Attorney General nominee Merrick Garland will face questions over how he plans to address the federal probe into Hunter Biden’s tax dealings and Gov. Andrew Cuomo’s nursing home scandal at his confirmation hearing Monday.
Both of the issues will be top of mind for Republicans on the Senate Judiciary Committee during Garland’s confirmation hearings, which will take place over a two-day period.
In his opening remarks to the committee, released over the weekend, the DC circuit court judge will reveal his plans to launch an investigation into the Jan. 6 Capitol riot.
“If confirmed, I will supervise the prosecution of white supremacists and others who stormed the Capitol on January 6 — a heinous attack that sought to disrupt a cornerstone of our democracy: the peaceful transfer of power to a newly elected government,” his opening statement reads.
His remarks, however, do not address Cuomo or the younger Biden, leaving lawmakers with no choice but to grill him on the topics.
In a letter to Senate Judiciary Committee Chairman Dick Durbin (D-Ill.) last week, Sen. Ted Cruz (R-Tx.), who serves on the panel, wrote informing him of their decision to question the nominee to be the nation’s top law enforcement agent on the governor’s behavior.
“When Judge Garland testifies before this Committee, we expect him to commit the Department of Justice to fully investigating this cover-up to determine whether any criminal laws were violated and to prosecute any violations,” the letter reads.
“We will also ask him whether he has the resources he needs to fully pursue an investigation, not only into the deaths that occurred in New York but the deaths that occurred in other states that adopted similar directives leading to the admission of COVID-19 infected persons into elder care facilities,” it continues.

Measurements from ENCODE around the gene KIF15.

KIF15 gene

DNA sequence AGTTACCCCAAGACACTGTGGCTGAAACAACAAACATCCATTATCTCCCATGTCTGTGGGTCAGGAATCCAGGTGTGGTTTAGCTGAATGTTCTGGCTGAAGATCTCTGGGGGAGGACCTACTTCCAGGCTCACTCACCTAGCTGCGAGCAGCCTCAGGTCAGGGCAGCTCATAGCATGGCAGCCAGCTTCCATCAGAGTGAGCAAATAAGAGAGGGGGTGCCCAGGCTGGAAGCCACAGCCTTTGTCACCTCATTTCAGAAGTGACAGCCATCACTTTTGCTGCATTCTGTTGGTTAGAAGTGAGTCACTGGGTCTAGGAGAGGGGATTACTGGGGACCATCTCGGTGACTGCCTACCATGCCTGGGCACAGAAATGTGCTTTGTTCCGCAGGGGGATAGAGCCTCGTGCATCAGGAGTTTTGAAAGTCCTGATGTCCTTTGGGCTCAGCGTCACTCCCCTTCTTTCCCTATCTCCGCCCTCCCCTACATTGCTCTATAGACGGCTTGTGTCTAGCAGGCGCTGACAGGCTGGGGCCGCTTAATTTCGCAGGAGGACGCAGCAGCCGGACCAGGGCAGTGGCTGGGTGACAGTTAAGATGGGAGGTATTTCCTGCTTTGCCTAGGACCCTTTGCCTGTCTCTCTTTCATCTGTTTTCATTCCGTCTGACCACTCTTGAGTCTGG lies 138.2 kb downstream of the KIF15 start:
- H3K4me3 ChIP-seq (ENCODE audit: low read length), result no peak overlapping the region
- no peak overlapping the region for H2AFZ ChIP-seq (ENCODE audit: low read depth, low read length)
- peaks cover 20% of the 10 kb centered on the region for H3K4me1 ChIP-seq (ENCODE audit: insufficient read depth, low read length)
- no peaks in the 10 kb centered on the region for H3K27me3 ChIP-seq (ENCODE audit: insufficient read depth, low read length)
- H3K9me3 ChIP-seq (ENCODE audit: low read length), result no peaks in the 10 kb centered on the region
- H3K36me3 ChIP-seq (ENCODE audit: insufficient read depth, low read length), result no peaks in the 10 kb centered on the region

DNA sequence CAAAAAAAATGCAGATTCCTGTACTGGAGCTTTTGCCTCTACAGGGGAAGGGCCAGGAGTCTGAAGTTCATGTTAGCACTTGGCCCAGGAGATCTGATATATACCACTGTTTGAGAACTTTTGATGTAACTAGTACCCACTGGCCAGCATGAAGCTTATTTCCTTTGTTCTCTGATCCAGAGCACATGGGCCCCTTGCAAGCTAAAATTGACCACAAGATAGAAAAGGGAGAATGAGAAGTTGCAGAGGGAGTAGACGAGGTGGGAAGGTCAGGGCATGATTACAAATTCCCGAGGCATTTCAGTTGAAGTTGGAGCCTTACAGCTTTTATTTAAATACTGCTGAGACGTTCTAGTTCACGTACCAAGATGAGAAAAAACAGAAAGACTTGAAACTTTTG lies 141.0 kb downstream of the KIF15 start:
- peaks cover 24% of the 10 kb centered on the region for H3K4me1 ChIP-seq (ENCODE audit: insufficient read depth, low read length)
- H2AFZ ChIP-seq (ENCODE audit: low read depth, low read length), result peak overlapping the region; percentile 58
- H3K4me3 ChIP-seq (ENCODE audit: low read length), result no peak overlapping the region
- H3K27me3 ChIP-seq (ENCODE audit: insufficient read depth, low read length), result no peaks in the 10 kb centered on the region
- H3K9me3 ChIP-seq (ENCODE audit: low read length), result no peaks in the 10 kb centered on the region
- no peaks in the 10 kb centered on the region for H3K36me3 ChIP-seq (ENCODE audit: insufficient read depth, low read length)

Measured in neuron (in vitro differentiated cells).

Cuomo is facing a legal and political reckoning over his administration’s alleged withholding of data related to the state’s nursing home death toll from COVID-19.
New York State Attorney General Letitia James released a damning report late last month saying the state likely undercounted the nursing home COVID-19 death toll by more than 50 percent.
After that, the state’s embattled health commissioner confirmed that the total number of resident fatalities were just under what the AG had predicted.
Earlier this month, The Post exclusively reported that top Cuomo aide Melissa DeRosa privately apologized to Democratic lawmakers, telling them “we froze” out of fear that the true numbers would “be used against us” by federal prosecutors.
Now, the FBI and the US Attorney’s Office for the Eastern District of New York have opened a probe into the matter.
The bombshell admission by DeRosa led to calls for an investigation from lawmakers on both sides of the aisle.
Cuomo spokesman Rich Azzopardi said in response to news of the federal probe, “As we publicly said, DOJ has been looking into this for months. We have been cooperating with them and we will continue to.”
Meanwhile, the younger Biden’s lucrative overseas business relationships drew scrutiny during the presidential campaign.
In the final months of the heated 2020 race, The Post revealed a trove of emails from Hunter Biden’s laptop that raised questions about then-candidate Joe Biden’s ties to his son’s foreign business ventures, including Burisma, a Ukrainian natural gas company linked to corruption.
Additionally, Senate Republicans revealed the findings of their investigation into Hunter Biden’s overseas business dealings in September.
Some of those findings included that the Obama administration ignored “glaring warning signs” when the then-Vice President Biden’s son joined Burisma when he had no energy experience.
Hunter Biden’s position with Burisma — which paid him “as much as $50,000 per month” — “created an immediate potential conflict of interest” because his father was involved in US policy toward Ukraine, the report stated.
Garland was nominated by then-President Obama to fill the Supreme Court vacancy in wake of Justice Antonin Scalia’s death in March 2016. At the time, Republicans controlled the Senate while Obama, a Democrat, had the White House.
McConnell would not allow Garland’s nomination to be brought to a vote in the Senate at the time, saying it was too close to the presidential election.
His nomination to AG, however, is expected to receive bipartisan support.